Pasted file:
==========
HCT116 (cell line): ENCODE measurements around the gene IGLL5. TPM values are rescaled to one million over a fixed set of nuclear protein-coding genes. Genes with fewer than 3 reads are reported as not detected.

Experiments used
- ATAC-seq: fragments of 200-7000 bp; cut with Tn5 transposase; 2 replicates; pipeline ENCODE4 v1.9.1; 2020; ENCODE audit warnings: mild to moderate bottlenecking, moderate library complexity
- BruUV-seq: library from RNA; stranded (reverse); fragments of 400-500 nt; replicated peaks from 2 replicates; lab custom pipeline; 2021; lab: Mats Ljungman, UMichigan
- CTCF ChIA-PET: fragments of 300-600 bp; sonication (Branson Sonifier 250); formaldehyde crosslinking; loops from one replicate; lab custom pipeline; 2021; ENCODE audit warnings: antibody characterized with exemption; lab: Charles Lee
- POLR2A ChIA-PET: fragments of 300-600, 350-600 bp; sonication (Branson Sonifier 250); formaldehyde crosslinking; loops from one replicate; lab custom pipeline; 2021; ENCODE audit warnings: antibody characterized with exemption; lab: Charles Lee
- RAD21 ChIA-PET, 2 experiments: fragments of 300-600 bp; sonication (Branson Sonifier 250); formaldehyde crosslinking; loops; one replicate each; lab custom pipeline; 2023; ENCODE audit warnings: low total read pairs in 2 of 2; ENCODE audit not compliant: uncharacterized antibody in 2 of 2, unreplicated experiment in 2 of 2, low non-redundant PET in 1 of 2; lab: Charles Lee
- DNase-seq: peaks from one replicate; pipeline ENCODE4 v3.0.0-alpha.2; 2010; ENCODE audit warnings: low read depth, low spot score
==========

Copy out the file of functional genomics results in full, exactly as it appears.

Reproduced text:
HCT116 (cell line): ENCODE measurements around the gene IGLL5. TPM values are rescaled to one million over a fixed set of nuclear protein-coding genes. Genes with fewer than 3 reads are reported as not detected.

Experiments used
- ATAC-seq: fragments of 200-7000 bp; cut with Tn5 transposase; 2 replicates; pipeline ENCODE4 v1.9.1; 2020; ENCODE audit warnings: mild to moderate bottlenecking, moderate library complexity
- BruUV-seq: library from RNA; stranded (reverse); fragments of 400-500 nt; replicated peaks from 2 replicates; lab custom pipeline; 2021; lab: Mats Ljungman, UMichigan
- CTCF ChIA-PET: fragments of 300-600 bp; sonication (Branson Sonifier 250); formaldehyde crosslinking; loops from one replicate; lab custom pipeline; 2021; ENCODE audit warnings: antibody characterized with exemption; lab: Charles Lee
- POLR2A ChIA-PET: fragments of 300-600, 350-600 bp; sonication (Branson Sonifier 250); formaldehyde crosslinking; loops from one replicate; lab custom pipeline; 2021; ENCODE audit warnings: antibody characterized with exemption; lab: Charles Lee
- RAD21 ChIA-PET, 2 experiments: fragments of 300-600 bp; sonication (Branson Sonifier 250); formaldehyde crosslinking; loops; one replicate each; lab custom pipeline; 2023; ENCODE audit warnings: low total read pairs in 2 of 2; ENCODE audit not compliant: uncharacterized antibody in 2 of 2, unreplicated experiment in 2 of 2, low non-redundant PET in 1 of 2; lab: Charles Lee
- DNase-seq: peaks from one replicate; pipeline ENCODE4 v3.0.0-alpha.2; 2010; ENCODE audit warnings: low read depth, low spot score